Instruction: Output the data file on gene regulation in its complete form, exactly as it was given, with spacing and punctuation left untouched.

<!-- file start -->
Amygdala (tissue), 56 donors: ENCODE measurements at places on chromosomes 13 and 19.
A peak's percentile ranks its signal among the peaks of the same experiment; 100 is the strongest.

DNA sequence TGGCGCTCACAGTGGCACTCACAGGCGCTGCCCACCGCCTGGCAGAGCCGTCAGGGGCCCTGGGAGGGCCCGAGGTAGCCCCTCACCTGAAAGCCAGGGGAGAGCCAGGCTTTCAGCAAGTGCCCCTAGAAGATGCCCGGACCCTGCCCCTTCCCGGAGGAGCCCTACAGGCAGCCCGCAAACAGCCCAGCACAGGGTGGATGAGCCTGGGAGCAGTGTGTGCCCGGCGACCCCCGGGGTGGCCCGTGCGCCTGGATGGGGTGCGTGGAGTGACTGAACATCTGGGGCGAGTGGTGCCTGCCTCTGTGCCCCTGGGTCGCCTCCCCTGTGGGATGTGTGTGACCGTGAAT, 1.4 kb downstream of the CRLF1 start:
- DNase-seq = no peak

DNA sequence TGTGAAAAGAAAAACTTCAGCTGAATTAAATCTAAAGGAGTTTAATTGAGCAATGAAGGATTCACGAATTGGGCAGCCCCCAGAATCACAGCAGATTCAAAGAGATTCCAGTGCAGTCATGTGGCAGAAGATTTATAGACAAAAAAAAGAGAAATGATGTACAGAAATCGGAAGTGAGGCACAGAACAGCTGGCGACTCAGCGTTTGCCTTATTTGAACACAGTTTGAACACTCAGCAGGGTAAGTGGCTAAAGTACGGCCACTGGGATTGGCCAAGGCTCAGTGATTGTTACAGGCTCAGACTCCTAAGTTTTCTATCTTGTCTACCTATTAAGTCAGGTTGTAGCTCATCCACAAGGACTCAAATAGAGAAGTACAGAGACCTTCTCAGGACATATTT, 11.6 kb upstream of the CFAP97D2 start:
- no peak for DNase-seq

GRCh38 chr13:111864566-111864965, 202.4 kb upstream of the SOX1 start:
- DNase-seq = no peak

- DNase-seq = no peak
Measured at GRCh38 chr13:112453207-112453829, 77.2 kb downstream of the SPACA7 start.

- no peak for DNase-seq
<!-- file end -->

Amygdala (tissue), 56 donors: ENCODE measurements at places on chromosomes 13 and 19.
A peak's percentile ranks its signal among the peaks of the same experiment; 100 is the strongest.

DNA sequence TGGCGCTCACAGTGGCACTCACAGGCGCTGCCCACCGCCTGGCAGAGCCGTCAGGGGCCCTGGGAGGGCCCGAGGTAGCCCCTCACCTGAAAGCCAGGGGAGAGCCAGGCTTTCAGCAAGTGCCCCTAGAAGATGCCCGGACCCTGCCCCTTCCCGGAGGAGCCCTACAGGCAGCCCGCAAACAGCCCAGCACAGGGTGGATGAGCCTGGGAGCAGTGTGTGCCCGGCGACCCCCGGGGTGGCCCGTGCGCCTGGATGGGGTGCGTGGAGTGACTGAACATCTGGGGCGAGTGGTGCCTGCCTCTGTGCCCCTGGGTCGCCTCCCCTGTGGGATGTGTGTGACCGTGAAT, 1.4 kb downstream of the CRLF1 start:
- DNase-seq = no peak

DNA sequence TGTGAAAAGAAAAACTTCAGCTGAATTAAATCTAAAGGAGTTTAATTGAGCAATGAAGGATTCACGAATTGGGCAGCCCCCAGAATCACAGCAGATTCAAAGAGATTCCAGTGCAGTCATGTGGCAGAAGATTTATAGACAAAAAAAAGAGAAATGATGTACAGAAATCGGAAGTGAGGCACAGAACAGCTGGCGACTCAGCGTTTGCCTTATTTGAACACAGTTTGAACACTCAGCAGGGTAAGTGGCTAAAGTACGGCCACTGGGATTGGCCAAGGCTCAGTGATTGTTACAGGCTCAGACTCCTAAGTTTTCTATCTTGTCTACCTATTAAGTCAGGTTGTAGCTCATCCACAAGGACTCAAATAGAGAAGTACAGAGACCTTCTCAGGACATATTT, 11.6 kb upstream of the CFAP97D2 start:
- no peak for DNase-seq

GRCh38 chr13:111864566-111864965, 202.4 kb upstream of the SOX1 start:
- DNase-seq = no peak

- DNase-seq = no peak
Measured at GRCh38 chr13:112453207-112453829, 77.2 kb downstream of the SPACA7 start.

- no peak for DNase-seq